Few things are as exacerbating as the trotting out of the “rape culture” trope. For those not in the know, “rape culture” is the feminist theory that society sends subliminal messages to people, mostly men, that women (but never boys or men) are little more than sexual objects and can therefore be treated in whatever fashion a person, mostly men, sees fit. It is an extension of the feminist theory of “The Patriarchy,” a theory too convoluted to explain in few words. While feminists will label anything, regardless of how benign, as another example of “rape culture,” it is a first to see feminists label the absence of female rape as such.
Melissa McEwan graces the blogosphere with the complaint that the female characters on the television show Lost have not been raped:
But there’s another angle to female tokenism that I find really troubling: It frequently triggers thoughts of rape—not because any of the male characters are menacing, but because none of them are.
Although I love Lost with the fiery passion of ten thousand suns, that not a single one of the female characters on the Island has ever, in all her interactions with people who all started out as total strangers, faced even the faintest threat of sexual assault is an absurd omission. The only reference to sexual assault that I even recall on the show is when one female character refers as the “rape caves” to an area where another female character is abducted (though she is not sexually assaulted). The female characters routinely find themselves isolated with unknown men, many of whom are violent and unethical, but never is there a suggestion that the women would be in any particular physical danger separate from their male allies.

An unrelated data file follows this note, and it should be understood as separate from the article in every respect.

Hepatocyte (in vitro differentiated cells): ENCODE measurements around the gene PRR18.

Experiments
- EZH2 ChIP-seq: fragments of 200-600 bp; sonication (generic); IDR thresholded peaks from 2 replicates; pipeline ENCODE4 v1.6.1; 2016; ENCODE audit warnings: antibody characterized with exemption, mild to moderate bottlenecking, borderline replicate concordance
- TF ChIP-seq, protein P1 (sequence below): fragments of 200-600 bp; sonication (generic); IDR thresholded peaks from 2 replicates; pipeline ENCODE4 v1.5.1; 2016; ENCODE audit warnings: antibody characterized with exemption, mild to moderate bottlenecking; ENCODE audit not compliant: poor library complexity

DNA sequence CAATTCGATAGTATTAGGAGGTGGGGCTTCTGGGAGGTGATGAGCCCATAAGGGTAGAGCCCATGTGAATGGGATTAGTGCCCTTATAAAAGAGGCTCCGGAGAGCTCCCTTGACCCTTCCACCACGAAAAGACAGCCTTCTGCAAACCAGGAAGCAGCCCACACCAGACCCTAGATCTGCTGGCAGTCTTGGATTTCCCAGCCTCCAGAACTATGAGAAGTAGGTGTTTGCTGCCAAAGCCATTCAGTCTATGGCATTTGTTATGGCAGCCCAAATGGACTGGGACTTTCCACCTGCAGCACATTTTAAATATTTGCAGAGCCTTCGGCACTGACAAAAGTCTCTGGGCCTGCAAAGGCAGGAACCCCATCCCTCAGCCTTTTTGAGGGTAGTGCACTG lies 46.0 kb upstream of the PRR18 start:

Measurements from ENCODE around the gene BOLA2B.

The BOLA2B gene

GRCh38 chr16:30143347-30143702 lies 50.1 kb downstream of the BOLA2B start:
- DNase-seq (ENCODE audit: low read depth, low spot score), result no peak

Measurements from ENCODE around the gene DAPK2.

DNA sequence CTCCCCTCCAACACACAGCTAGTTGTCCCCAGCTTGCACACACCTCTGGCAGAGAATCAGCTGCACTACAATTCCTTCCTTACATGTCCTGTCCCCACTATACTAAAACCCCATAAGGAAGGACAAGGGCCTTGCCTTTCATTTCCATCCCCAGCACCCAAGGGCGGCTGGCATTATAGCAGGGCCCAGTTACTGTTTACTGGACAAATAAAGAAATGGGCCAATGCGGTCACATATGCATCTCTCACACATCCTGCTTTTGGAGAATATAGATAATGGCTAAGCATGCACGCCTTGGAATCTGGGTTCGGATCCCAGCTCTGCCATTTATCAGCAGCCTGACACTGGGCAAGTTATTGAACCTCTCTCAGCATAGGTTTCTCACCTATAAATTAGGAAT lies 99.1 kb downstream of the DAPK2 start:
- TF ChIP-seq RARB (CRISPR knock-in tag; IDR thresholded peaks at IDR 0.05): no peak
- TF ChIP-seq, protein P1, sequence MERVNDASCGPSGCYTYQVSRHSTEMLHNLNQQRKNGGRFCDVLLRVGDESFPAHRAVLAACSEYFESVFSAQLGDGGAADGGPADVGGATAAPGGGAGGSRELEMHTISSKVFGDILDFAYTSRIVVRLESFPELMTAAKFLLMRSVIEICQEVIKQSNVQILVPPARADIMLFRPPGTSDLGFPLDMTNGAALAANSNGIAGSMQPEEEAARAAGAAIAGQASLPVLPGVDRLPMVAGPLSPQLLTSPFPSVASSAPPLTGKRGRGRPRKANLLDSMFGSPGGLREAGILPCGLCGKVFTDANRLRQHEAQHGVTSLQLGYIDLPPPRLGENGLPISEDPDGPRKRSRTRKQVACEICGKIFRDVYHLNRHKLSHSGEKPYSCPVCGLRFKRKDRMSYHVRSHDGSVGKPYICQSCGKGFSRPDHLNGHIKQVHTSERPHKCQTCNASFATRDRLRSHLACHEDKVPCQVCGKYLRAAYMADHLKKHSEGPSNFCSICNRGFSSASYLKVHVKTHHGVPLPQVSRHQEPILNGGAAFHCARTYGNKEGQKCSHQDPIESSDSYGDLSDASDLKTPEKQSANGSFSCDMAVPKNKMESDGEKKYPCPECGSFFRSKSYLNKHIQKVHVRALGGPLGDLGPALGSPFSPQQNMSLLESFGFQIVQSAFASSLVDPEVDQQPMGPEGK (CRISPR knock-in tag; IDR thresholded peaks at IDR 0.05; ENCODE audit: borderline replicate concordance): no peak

Lost is a perfect example of a show that doesn’t want to be “one of those kinds of shows,” so it just ignores the reality altogether.
And it’s a tricky sort of conundrum—it’s not like I want my favorite show to be triggering, but, on the other hand, the premise lends itself so strongly to a situation which, in real life, would be a distinct sexual assault risk for women, that ignoring the subject for five years speaks as loudly as dealing with it head-on.
It’s a weird phenomenon, the trigger by void. I’m certainly not the only woman who is prompted to thoughts of sexual assault by the absence of its threat in situations where it would exist in reality; I’ve been watching films/shows with female friends in which we openly laughed at the total lack of menace experienced by a token girl. (“Wouldn’t that be nice?!”)
In one sense, it’s just another one of a million ways in which women’s experiences don’t comprehensively manifest onscreen; in another sense, the void is so deeply dishonest that it becomes itself a nifty little bit of rape apology, by suggesting rape isn’t nearly as ubiquitous as those darn feminists would have us believe.
Generally, I am inclined to be polite and civil about such remarks, primarily because doing anything different undermines the potential for discussion. However…
McEwan, have you lost your mind?
I realize, of course, that there are plenty of people with utterly irrational fears. Fears based not on any personal experience or any one experience, but based on prejudice, bias and bigotry wrapped in ideological trappings and spewed forward in a haze of underthought and overworshipped rhetoric. One typically hears such things in the form of talking heads on TV and radio or in a Sunday opinion pieces. More frequently one finds them on college campuses and at special meetings, some of which are televised on the weekends.